Wood made the claim during an interview with The John Fredericks Show where he discussed the details of his recent court victory. Specifically, he was talking about the recent court decision to impound Dominion vote machines in three counties in Georgia.
"Dominion originated in Venezuela. It’s a Canadian company. Its servers were used in Barcelona and in Frankfurt," he said. "There's no question that there will be overwhelming evidence that foreign countries, including China were involved in interfering with our elections."
During the interview, Wood stated that President Trump knew what he was doing with the current legal battles against the election results. Wood also claimed that Georgia Gov. Brian Kemp, Secretary of State Brad Raffensperger as well as members of the media had conspired to interfere with election results. He specifically stated Raffensperger's involvement was the reason he was not able to open a forensic investigation of the machines.
"He who has nothing to hide, hides nothing," he said. "The secretary of state is taking every action he can through lawyers to try to prevent an inspection of these machines. He has something to hide."
Wood also stated that a number of Republican party members and government officials were also involved, though he refused to name any individuals. (Related: Lin Wood tweets bombshell exposing election fraud at State Farm Arena in Georgia.)
With the voting machines now impounded, Wood says that his experts will analyze their hard drives. He claimed that the machines were likely rigged to apply an algorithm that weighed Democratic candidate Joe Biden's votes heavier than Trump's.
As part of his affidavit, Wood included a testimony from a supposed former aide of former Venezuelan President Hugo Chavez. The aide's testimony stated that they had witnessed how Chavez created and operated voting systems that would manipulate elections in his favor.
The elections in Venezuela used machines provided by Smartmatic – a company founded by Venezuelans. Many Republicans behind the suits contend that Dominion used software from Smartmatic in their voting machines, a claim that Dominion has denied.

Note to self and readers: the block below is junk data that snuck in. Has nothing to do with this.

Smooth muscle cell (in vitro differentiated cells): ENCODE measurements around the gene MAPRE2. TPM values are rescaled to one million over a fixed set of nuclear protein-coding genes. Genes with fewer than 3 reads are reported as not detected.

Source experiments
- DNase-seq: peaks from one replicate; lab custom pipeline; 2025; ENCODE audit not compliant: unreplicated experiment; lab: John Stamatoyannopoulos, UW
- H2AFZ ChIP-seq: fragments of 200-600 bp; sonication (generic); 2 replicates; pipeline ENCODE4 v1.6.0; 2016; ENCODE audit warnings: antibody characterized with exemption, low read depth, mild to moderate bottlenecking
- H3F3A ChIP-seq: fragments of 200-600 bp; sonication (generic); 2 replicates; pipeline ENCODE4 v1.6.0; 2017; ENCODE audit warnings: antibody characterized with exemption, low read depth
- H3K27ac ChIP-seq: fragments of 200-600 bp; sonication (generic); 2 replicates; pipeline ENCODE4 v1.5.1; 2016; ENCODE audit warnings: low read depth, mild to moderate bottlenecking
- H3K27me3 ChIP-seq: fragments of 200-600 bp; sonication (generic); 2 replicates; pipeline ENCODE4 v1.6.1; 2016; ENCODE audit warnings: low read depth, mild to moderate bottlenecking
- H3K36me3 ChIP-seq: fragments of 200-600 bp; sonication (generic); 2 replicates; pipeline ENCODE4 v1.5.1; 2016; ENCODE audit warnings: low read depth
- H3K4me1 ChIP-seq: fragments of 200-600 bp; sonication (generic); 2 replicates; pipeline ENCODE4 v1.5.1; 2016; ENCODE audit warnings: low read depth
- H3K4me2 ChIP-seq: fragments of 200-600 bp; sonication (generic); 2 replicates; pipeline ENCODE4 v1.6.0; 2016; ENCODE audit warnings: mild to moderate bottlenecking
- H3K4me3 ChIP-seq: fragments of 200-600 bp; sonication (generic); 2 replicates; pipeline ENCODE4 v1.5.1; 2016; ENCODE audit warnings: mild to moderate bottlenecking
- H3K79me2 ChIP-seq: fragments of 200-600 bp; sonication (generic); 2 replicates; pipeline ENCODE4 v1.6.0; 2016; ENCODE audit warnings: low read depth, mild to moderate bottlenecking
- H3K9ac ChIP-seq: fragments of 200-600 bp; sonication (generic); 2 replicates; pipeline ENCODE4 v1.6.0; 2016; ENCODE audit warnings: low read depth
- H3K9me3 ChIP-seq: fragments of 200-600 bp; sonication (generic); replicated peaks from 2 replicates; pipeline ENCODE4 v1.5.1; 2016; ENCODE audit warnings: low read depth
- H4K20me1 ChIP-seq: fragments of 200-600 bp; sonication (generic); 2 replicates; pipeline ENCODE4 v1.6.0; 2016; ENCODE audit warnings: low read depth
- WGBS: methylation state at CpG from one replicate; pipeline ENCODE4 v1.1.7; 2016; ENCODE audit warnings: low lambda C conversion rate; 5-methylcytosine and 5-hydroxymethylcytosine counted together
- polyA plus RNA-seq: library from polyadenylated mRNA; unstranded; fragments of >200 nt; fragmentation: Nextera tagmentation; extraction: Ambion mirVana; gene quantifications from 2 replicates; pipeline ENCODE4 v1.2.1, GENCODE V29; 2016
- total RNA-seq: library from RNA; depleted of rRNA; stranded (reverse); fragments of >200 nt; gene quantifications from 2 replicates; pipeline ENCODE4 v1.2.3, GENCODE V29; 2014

Wood's claim that President Trump will eventually win his court cases against the election results comes as Republicans continue to withdraw the cases. In Nevada, a lawsuit that claimed that election results included votes from people no longer living in the state was withdrawn on Monday, Nov. 20.
The suit was withdrawn after the contested votes were found to belong to military members and their families, who can vote in Nevada legally.
Prior to this, on Nov. 16, suits filed by voters in federal courts in Georgia, Wisconsin, Michigan and Pennsylvania were also pulled. These suits were filed by the law firm of conservative attorney James Bopp Jr.
President Trump's campaign lawyers have also filed over 40 separate lawsuits in six key battleground states. Of these, 26 have been either denied, dismissed, settled or withdrawn.
The majority of the remaining lawsuits are being led by President Trump's former campaign attorney Sidney Powell. Like Wood, Powell is also questioning the security of Dominion's voting machines in 17 states, saying that they were open to foreign tampering.
"Smartmatic and Dominion were founded by foreign oligarchs and dictators to ensure computerized ballot-stuffing and vote manipulation to whatever level was needed to make certain Venezuelan dictator Hugo Chavez never lost another election," one of the lawsuits claims. "Notably, Chavez 'won' every election thereafter."
She claimed that, in Georgia alone, the machines affected "tens of thousands of votes" and "rigged" the election in favor of Democratic contender Joe Biden.
But Dominion has refuted Powell's, and Wood's, claims.
"Every vote from a Dominion device in Georgia is documented on an auditable paper trail and creates a verifiable paper ballot available for hand-counting," the company said in a statement. "In fact, the Georgia hand counts, independent audits, and machine tests have all repeatedly affirmed that the machine counts were accurate."
For more developments on the election lawsuit in Georgia, follow VoteFraud.news.